The last great ambition of Alexander

The Arab geographer al-ldrisi, in the twelfth century, mentioned the remains of a supposed path cobbled, which the Arabs called «reefs», ordered to do by the Greek king
Great Alexander to unite in the strait the European continent with the African. According to the Ceuta geographer, the work of the Greek sovereign had been very ambitious and included the subsequent opening of the channel of the Strait of Gibraltar.


The historical content of the myth of the formation of the Strait of Gibraltar by Hercules has been analyzed on many occasions in the present century. For example, it has been pointed out that the myth would reflect the tradition of Phoenician colonization and its navigations in the area of ​​the Strait. More recently Raquel López Melero has demonstrated the existence of diverse and successive layers of expansion of the Herculean myth; thus the one of its participation in the fracture of the Strait of Gibraltar would be relatively delayed and derived from previous ones. The third classic myth in which rests the belief of the inhabitants of this coast, which reflects Idrisi, is that of the existence of a submarine path in the Strait. This opinion already existed in antiquity although the construction of this road was also attributed to Hercules. In particular, the road would have been built by the Greek hero to transport the oxen of Geryon to Africa. The one who mentions in a more express way the existence of this supposed submarine road is the Latin poet Avieno. In the story of Avieno, which gathers in its maritime Prayer a journey of great antiquity, they call it the Hercules causeway because
it is said that Hercules had covered the seas in order to have an easy way open for cattle (Or, Mar. 326-328). This description of Avieno about the coast of the Strait indicates that already in antiquity some believed that the mountain range or underwater elevation that extends from Tarifa to Tangier was a flooded path. A text from the 4th century BC of C., the Periplo de Scylax, mentions the multiple reefs although it does not offer the version of way: from the promontory of Heremez big reefs extend from Libya to Europe, that do not appear above the sea, although in some points the waters collide against them (Periplo de Scylax, 112). And the encyclopedist Cayo Plinio (N.H. III, 4) affirmed that the miracle does not diminish its shallow depth, since the sailors are terrified seeing under their keels the rocks that line up like whitish tapes. All the above indicates that in the memory of the inhabitants of the coast of Tarifa and Algeciras, in the Middle Ages, there was a certain assimilation or confusion of the mythical character of Hercules with the real one of Alexander the Great. It can not be strange either, because even his performances were assimilated with those of Moses (opening of the waters of the Red Sea). In spite of everything, it is no less true that there must also have been some classic, somewhat surprising reminder about the performances of Alexander the Great and his plans regarding the West. There is not only a certain syncretism that identifies Alexander the Great with Hercules. The tradition derives from a more or less real episode in the life of the Greek monarch. Alexander the Great was never in the West. However, his figure was well known and admired in the area. In fact, in Gades, in the famous temple of Hercules, there was a statue of Alexander the Great before which Julius Caesar would have a peculiar reaction: having reached Gades, contemplating the temple of Hercules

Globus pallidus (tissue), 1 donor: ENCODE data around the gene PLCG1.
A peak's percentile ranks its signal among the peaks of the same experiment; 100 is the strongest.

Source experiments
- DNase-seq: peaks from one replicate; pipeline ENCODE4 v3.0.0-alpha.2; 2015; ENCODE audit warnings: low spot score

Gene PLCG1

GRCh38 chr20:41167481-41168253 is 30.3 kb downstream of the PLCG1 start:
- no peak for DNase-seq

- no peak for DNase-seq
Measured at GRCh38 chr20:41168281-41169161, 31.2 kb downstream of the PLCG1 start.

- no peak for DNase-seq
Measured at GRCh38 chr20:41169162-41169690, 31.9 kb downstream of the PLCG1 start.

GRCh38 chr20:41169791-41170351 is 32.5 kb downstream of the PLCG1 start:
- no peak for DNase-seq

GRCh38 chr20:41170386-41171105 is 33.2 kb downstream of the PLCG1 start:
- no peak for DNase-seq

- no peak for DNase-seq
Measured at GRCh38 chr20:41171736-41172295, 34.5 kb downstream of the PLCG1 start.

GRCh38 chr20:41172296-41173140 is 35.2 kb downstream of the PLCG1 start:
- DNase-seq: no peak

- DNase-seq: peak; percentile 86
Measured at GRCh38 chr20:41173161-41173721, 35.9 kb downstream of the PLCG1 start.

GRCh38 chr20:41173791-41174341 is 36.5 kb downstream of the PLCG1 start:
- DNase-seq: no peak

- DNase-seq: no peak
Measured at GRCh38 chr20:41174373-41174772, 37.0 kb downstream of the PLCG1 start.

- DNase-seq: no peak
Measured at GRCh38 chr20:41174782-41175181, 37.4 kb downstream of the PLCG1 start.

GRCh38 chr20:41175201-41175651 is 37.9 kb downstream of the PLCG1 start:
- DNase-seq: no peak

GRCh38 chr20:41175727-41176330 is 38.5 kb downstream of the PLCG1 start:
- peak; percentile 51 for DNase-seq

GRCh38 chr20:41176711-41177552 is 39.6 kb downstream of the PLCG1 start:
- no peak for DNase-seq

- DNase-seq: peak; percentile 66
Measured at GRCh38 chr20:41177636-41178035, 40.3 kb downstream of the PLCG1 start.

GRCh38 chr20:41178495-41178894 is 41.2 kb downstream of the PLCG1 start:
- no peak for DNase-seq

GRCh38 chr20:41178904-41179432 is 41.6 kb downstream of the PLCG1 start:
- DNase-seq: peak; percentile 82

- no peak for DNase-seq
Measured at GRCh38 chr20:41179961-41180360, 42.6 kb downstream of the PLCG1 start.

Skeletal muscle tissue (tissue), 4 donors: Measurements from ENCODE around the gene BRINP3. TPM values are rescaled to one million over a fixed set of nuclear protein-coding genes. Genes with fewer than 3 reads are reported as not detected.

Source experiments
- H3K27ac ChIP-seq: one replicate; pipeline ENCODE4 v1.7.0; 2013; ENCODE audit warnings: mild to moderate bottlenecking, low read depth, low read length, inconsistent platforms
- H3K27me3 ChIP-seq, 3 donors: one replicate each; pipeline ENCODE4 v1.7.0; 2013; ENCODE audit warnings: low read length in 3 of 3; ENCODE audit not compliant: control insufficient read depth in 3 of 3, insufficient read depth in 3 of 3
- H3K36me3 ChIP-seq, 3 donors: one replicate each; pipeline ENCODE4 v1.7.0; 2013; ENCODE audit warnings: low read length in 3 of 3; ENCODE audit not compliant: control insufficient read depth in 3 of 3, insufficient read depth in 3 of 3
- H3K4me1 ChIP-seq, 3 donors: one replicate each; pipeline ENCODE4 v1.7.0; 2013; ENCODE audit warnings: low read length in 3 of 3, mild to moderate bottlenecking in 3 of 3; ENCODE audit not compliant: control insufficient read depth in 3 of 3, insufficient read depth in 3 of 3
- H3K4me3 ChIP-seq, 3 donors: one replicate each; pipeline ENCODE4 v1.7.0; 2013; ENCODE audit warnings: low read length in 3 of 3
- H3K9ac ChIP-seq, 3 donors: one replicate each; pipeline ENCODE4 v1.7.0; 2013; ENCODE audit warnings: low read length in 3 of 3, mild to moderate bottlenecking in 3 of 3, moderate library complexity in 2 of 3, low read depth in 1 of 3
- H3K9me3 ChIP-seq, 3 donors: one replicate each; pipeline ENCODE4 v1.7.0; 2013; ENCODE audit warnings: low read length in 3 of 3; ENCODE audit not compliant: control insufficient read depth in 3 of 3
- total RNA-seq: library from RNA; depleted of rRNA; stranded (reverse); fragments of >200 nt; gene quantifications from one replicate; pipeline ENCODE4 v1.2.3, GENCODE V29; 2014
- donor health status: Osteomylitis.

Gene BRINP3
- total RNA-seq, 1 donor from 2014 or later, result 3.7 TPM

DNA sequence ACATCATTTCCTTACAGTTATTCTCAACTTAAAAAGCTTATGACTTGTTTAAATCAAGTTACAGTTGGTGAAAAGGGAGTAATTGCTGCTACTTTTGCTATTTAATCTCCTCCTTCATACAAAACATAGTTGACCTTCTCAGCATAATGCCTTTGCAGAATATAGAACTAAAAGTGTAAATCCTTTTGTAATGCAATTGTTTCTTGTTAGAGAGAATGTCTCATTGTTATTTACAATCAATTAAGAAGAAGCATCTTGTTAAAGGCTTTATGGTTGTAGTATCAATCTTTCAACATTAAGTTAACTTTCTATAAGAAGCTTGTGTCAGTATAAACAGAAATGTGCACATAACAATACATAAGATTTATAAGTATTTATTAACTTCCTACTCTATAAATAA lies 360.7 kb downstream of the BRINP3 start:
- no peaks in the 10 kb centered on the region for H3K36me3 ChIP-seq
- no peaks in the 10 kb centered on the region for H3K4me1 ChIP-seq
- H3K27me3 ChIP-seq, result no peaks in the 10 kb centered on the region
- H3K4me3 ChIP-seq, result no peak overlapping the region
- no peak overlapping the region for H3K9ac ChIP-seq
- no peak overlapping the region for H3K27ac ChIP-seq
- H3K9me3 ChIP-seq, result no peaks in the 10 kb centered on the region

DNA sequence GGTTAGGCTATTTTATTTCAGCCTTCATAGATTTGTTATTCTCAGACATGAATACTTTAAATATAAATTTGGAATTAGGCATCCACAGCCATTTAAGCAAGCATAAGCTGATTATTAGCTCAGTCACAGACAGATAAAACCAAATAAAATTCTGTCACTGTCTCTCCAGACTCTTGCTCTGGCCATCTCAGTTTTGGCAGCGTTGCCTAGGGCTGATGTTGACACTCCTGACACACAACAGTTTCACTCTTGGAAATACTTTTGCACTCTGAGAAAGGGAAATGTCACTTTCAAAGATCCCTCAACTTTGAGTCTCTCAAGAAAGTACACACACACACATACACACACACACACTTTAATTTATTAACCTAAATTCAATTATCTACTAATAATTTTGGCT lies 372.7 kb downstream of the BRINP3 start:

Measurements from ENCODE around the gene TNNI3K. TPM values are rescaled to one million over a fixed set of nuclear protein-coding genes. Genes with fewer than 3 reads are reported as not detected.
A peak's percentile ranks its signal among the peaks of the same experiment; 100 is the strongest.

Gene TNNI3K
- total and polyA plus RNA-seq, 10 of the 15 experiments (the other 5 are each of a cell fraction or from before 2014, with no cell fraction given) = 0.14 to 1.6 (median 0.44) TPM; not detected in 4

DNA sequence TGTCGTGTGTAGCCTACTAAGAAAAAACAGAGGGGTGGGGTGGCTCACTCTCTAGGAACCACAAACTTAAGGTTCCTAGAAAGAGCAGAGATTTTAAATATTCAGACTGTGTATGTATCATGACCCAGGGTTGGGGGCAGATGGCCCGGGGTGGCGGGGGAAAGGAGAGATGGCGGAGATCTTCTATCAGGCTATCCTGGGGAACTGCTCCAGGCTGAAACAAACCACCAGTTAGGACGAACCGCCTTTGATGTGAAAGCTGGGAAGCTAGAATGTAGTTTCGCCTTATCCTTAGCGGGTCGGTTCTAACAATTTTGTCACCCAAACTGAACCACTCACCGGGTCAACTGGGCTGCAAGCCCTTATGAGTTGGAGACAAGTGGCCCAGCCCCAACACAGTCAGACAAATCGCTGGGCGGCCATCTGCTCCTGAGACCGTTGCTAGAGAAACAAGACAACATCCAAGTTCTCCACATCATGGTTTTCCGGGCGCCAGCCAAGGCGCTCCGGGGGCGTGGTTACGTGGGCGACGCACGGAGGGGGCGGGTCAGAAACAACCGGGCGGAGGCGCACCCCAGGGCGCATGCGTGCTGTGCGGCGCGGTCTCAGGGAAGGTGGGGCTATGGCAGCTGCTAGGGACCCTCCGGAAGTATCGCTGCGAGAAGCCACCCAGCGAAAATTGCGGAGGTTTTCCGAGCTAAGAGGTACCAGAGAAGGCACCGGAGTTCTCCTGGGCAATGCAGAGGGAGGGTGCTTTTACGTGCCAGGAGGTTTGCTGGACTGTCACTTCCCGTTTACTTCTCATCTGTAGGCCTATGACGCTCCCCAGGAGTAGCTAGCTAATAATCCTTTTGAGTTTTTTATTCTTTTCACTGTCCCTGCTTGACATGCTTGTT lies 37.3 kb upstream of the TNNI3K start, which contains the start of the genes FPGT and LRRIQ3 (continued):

a statue of Alexander the Great, burst into tears and, as if ashamed of his inactivity, had not yet done anything worthy of memory at an age when Alexander had already conquered the earth (Suetonius, Caesar, VII). In a somewhat shorter way, but with very similar data, this same episode is documented by the historian Dion Cassio (37, 52, 2). The curious thing is that the supposed path, attributed by the ancients to Hercules, and the medieval to Alexander the Great, rest in a real project that at one time caressed the Hellenistic monarch. Indeed, Alexander projected in the year 323, in which he died precisely, the derivation of his oriental expedition, which led him to the borders of India, in a later Western expedition. The objective of the same was none other than subdue to Carthage, and to dominate until the western end in its plans included to construct a great way that united all the African continent until the zone of the Columns of Heracles. This surprising plan could not even be initiated due to the precipitate death of Alexander the Great himself. But apparently these plans were meticulously collected in writing in a series of notes from his known archives after his death. Who gives us all these details in detail is Diodoro of Sicily (XVIII, 4, 3-4), writer of the first century BC. Of C. Very shortly after his death some notes were found in his secret files that revealed that the expedition to Arabia should be the prelude to greater operations. These official notes seem to have reports and calculations regarding the technical realization of these last projects, and the military and financial means that would be needed. We have only a brief recapitulation; He mentioned that in Phenicia, Syria, Cilicia and Cyprus thousands of warships, of a model slightly larger than the triremes, had to be built to carry out an expedition against the Carthaginians and the other peoples who they inhabit the coasts of Africa, Iberia and the neighboring regions until Sicily. He also said that a roadway must be built along the African coast to the Columns of Hercules and that, in the appropriate places, ports and naval arsenals that would be essential for this great maritime company be located. The information about the projected path is novel in Diodoro of Sicily. Fifth Curcio alludes to the project of this expedition, although explicitly not to the opening of this road, although it can be deduced from the military operation that was planned: to bring down the pride of Carthage that it regarded as an enemy, and from it, going through the deserts of Munidia, take the direction of Gades, where it was famous that they were the Columns of Hercules, then go to Hispania, which the Greeks called Iberia (Quinto Curcio, Alex, X, 1, 17-18). Other classical sources speak to us, at this point, of another somewhat different project. In this case too, it was an attempt to impose dominion over Carthage. But the plan on these occasions, which included that a well-armed armada departed from the Arabian gulf and performed the circumnavigation of the African continent, to enter through the Pillars of Hercules in the Mediterranean. We are undoubtedly faced with a very risky plan that included the acceptance that the African continent was circumnavigable (something that others in ancient times were not so clear). The first aspect to carry out the expedition was to control the Arabian and Persian gulf. The preparations were in progress when the monarch died. This project by Alexander, also attributed to twilight moments of his life, is mentioned in other classic authors. So Arrian attributed a harangue to the commanders of his army: from the Persian Gulf our navy can sail along the coasts of Africa to the Columns of Hercules. From the Pillars of Hercules, the entire interior of Africa will be ours as complete as Asia, so that the ends of this empire will be the limits assigned by the divinity to the earth (Amano, Anabasis V, 25-26). Plutarch (Alex., LXVIII) also refers to this same project of Alexander: he embarked himself with the intention of traveling with a great armed, starting from the Euphrates, Arabia and Africa, and penetrating into the interior sea by the Columns of Hercules, for which all kinds of ships were built. And in a poetic way, the Hispanic-Latin Lucano (Phars. X, 36-37) affirmed that he was preparing to Take your fleets to the ocean by the outer sea. What credit should we give to the supposed intentions of Alexander the Great? Contemporary historians have tiptoed over this question. And when we know perfectly well, and the mention of the Greek geographer Estrabon (1,3,3) is clarifying, in the time of Alexander the Great, and in the immediately following ones, the geographical knowledge advanced to a great extent. The contemporary historian who has most defended the veracity of the Alexandrian project has been the French Roger Dion. For Dion, Alexander the Great’s project was perfectly suited to the breadth of his ambitions. Driven by an insurmountable desire, he intended to introduce into his domains the limits of the entire known world. Consequently, following the account of his ambitions, and his psychology, it is not surprising that, once the Eastern expedition was over, he wanted to take his Empire to the western limits of the earth then. known Although we are not explicitly reflected, the people of Cadiz believed in the veracity of the project, the statue of Alexander the Great in the Herakleion of Cadiz is an indication of this. And the stay of Julio Cesar in front of her, in the year 69 a. C. meditating on the banks of the Oceano in Cádiz is another good sign. Much more surprising is that a thousand years later, in Tarifa and Algeciras, at the confluence of Atlantic and the Mediterranean, the tradition of Alexander’s plans was maintained, in one way or another, among the inhabitants.